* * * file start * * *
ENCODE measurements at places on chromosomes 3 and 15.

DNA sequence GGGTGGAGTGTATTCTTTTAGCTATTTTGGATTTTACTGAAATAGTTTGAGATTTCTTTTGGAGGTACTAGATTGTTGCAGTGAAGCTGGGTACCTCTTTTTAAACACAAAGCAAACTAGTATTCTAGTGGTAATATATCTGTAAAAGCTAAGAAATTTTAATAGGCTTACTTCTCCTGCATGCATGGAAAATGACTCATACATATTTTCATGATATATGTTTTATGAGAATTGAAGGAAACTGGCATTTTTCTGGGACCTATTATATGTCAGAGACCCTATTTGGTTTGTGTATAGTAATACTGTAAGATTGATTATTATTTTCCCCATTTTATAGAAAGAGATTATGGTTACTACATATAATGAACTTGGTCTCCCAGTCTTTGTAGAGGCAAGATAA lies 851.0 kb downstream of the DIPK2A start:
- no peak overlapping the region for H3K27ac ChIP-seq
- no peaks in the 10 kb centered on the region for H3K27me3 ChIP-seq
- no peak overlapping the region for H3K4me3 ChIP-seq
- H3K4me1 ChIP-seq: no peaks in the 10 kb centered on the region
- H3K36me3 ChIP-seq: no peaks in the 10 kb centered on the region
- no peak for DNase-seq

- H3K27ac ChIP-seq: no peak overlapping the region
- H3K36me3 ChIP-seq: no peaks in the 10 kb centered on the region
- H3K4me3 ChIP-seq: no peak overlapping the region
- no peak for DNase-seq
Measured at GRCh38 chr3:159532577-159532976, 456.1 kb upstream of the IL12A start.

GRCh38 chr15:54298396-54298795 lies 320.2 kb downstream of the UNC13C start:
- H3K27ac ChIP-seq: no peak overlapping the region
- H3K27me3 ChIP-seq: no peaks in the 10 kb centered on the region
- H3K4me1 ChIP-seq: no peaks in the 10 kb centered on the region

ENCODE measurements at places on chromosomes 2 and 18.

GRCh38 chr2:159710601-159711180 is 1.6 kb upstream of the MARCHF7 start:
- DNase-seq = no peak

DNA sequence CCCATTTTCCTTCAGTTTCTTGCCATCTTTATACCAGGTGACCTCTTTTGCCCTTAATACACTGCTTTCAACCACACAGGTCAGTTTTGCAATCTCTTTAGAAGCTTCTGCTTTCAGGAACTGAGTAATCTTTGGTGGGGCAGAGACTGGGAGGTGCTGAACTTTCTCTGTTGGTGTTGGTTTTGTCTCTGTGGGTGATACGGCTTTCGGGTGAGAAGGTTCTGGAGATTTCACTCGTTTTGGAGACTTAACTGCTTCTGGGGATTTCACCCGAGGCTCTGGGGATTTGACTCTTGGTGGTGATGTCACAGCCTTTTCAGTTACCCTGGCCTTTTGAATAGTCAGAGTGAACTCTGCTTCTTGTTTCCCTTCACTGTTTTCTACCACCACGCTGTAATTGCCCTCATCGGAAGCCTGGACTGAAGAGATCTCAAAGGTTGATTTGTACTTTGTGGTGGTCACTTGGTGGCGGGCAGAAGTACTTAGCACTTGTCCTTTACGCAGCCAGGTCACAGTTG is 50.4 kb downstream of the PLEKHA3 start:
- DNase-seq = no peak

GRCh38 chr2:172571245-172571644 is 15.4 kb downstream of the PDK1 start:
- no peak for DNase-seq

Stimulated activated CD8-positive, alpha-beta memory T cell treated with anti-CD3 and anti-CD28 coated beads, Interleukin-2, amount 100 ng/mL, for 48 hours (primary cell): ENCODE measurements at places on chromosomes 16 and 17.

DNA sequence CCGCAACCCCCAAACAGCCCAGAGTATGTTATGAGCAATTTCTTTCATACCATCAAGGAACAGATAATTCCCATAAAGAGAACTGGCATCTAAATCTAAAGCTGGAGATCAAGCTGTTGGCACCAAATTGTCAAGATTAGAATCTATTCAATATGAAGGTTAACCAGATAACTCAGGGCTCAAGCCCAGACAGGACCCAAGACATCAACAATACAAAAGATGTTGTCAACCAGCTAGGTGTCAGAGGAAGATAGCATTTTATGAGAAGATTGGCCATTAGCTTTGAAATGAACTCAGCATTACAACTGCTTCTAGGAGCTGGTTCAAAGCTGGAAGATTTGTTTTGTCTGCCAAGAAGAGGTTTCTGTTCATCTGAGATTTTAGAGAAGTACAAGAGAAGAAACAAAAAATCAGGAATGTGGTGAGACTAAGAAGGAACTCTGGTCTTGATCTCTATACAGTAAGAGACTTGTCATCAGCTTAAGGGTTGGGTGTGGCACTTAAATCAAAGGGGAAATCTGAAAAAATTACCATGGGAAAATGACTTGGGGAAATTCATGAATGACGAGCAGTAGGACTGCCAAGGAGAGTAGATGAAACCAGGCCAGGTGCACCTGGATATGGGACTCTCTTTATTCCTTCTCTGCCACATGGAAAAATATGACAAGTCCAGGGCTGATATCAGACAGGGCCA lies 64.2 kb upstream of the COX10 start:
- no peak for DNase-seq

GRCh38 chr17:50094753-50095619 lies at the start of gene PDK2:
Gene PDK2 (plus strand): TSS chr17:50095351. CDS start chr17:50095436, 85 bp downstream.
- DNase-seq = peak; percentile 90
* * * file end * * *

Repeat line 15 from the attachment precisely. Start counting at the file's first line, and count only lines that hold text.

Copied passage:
- H3K27ac ChIP-seq: no peak overlapping the region